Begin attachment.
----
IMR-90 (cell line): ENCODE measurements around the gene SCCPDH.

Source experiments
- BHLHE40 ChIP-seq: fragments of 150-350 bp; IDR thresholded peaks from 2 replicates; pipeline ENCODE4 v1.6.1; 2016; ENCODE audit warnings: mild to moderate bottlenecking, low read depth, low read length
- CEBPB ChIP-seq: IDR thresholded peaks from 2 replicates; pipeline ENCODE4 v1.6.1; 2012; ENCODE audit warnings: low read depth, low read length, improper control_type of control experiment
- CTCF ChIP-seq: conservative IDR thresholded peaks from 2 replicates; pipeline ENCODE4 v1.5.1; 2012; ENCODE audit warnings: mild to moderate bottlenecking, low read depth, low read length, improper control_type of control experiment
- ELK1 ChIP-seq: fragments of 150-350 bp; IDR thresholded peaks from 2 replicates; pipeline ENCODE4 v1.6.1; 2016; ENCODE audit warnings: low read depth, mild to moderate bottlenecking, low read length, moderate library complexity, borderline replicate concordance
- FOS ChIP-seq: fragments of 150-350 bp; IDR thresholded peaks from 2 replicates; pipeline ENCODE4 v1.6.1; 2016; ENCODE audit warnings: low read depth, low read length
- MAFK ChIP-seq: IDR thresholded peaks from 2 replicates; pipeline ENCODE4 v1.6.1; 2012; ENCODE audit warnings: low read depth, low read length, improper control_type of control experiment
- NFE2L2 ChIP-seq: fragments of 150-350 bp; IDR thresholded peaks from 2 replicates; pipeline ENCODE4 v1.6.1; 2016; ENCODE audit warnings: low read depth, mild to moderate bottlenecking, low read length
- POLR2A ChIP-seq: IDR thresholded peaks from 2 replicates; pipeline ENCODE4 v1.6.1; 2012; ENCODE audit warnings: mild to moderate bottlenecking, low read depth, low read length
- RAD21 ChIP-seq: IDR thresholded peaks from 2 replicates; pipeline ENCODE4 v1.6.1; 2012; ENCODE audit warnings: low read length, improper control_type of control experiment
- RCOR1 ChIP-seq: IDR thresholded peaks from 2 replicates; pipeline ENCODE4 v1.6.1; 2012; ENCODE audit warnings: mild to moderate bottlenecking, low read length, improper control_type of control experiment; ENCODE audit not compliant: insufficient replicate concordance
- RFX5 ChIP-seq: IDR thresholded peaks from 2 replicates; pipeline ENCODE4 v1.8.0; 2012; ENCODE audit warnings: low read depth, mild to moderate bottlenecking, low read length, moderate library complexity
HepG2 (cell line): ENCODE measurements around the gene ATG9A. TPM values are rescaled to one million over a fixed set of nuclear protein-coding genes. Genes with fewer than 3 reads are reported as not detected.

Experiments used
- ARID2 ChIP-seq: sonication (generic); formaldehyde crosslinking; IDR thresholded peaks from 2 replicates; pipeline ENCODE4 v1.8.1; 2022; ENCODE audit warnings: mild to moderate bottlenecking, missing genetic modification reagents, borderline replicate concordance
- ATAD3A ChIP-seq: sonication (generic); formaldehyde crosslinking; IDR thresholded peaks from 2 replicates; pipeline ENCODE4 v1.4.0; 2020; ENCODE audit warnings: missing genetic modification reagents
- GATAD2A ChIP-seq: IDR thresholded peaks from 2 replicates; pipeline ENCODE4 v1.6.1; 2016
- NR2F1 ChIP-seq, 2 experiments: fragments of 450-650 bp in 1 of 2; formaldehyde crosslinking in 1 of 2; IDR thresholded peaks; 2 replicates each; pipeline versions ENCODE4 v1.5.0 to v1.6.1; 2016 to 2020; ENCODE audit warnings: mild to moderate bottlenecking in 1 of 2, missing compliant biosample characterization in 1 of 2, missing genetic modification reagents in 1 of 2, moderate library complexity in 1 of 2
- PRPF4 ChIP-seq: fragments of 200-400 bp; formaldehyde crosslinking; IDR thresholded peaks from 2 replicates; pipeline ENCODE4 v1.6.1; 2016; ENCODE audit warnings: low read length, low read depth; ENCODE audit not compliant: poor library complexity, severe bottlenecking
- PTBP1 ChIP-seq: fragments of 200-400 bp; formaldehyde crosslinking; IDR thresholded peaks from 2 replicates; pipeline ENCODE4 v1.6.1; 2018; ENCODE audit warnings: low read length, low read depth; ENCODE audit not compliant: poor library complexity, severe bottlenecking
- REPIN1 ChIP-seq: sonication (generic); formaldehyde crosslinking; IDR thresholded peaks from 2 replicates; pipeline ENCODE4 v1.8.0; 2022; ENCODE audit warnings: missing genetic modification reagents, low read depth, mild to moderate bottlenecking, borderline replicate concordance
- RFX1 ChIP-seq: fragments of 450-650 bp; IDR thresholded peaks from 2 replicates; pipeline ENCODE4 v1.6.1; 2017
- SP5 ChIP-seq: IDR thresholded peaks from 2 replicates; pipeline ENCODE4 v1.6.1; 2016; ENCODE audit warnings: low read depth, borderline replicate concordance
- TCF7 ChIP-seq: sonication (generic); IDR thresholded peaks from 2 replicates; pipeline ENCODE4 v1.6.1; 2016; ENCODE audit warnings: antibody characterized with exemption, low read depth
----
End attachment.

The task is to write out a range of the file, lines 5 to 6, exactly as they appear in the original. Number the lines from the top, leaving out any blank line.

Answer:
- CTCF ChIP-seq: conservative IDR thresholded peaks from 2 replicates; pipeline ENCODE4 v1.5.1; 2012; ENCODE audit warnings: mild to moderate bottlenecking, low read depth, low read length, improper control_type of control experiment
- ELK1 ChIP-seq: fragments of 150-350 bp; IDR thresholded peaks from 2 replicates; pipeline ENCODE4 v1.6.1; 2016; ENCODE audit warnings: low read depth, mild to moderate bottlenecking, low read length, moderate library complexity, borderline replicate concordance